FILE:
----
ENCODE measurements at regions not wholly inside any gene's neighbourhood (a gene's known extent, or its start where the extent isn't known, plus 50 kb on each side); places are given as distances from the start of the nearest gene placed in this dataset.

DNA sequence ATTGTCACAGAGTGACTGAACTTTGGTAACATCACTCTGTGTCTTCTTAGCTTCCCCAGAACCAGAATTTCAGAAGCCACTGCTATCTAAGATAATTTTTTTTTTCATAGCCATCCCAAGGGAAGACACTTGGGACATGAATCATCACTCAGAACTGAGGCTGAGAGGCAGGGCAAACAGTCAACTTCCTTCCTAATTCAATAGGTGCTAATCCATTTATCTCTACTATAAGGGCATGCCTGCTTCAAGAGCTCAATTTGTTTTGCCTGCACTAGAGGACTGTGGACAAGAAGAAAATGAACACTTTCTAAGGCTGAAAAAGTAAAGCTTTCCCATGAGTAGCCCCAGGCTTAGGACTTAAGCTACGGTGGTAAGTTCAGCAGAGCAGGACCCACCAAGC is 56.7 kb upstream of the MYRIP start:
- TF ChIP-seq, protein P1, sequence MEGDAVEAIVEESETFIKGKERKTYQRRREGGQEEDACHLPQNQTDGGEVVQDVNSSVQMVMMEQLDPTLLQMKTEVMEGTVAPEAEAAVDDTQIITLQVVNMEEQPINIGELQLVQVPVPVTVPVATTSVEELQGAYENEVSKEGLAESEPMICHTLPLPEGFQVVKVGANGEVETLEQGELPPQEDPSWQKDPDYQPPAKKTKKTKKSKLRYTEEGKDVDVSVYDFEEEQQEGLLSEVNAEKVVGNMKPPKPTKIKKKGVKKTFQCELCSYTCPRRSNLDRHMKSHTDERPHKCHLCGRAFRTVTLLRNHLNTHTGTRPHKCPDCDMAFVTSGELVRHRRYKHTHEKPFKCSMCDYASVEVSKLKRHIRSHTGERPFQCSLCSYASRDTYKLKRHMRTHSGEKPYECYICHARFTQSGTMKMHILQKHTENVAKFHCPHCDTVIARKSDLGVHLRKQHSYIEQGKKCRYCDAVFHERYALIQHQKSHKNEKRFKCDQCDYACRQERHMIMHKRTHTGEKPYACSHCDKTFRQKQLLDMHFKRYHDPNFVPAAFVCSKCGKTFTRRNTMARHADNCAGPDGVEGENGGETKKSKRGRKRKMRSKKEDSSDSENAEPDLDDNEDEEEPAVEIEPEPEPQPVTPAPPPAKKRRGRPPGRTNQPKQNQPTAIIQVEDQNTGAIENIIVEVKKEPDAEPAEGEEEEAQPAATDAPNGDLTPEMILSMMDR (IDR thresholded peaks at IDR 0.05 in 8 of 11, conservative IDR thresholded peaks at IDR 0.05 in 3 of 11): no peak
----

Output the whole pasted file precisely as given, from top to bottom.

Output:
ENCODE measurements at regions not wholly inside any gene's neighbourhood (a gene's known extent, or its start where the extent isn't known, plus 50 kb on each side); places are given as distances from the start of the nearest gene placed in this dataset.

DNA sequence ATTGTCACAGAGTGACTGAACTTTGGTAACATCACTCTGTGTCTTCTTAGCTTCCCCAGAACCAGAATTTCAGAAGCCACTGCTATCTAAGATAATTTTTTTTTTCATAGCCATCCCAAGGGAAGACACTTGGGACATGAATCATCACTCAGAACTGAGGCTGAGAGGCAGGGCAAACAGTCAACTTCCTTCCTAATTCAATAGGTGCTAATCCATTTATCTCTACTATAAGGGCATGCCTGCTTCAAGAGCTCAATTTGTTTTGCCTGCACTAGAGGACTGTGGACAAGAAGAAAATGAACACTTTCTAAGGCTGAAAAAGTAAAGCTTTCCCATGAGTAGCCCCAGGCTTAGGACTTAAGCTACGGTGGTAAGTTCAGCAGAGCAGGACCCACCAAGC is 56.7 kb upstream of the MYRIP start:
- TF ChIP-seq, protein P1, sequence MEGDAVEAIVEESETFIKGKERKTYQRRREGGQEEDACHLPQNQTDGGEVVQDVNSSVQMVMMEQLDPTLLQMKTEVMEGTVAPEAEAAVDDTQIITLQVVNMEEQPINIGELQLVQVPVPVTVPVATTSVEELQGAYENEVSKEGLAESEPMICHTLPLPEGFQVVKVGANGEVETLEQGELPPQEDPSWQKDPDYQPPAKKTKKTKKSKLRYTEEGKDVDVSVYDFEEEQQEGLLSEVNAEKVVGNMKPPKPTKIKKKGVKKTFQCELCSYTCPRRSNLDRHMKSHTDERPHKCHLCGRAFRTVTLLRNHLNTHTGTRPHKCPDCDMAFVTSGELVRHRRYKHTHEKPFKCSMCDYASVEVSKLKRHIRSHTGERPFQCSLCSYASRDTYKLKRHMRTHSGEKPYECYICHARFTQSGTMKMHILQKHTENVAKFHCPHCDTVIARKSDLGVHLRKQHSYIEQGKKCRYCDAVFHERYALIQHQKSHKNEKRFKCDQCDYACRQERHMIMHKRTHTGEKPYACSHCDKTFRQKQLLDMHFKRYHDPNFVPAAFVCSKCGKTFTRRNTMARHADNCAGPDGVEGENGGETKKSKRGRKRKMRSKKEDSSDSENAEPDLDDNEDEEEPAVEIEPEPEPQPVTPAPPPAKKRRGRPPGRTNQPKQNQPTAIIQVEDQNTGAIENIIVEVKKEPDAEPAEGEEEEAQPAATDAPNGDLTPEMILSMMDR (IDR thresholded peaks at IDR 0.05 in 8 of 11, conservative IDR thresholded peaks at IDR 0.05 in 3 of 11): no peak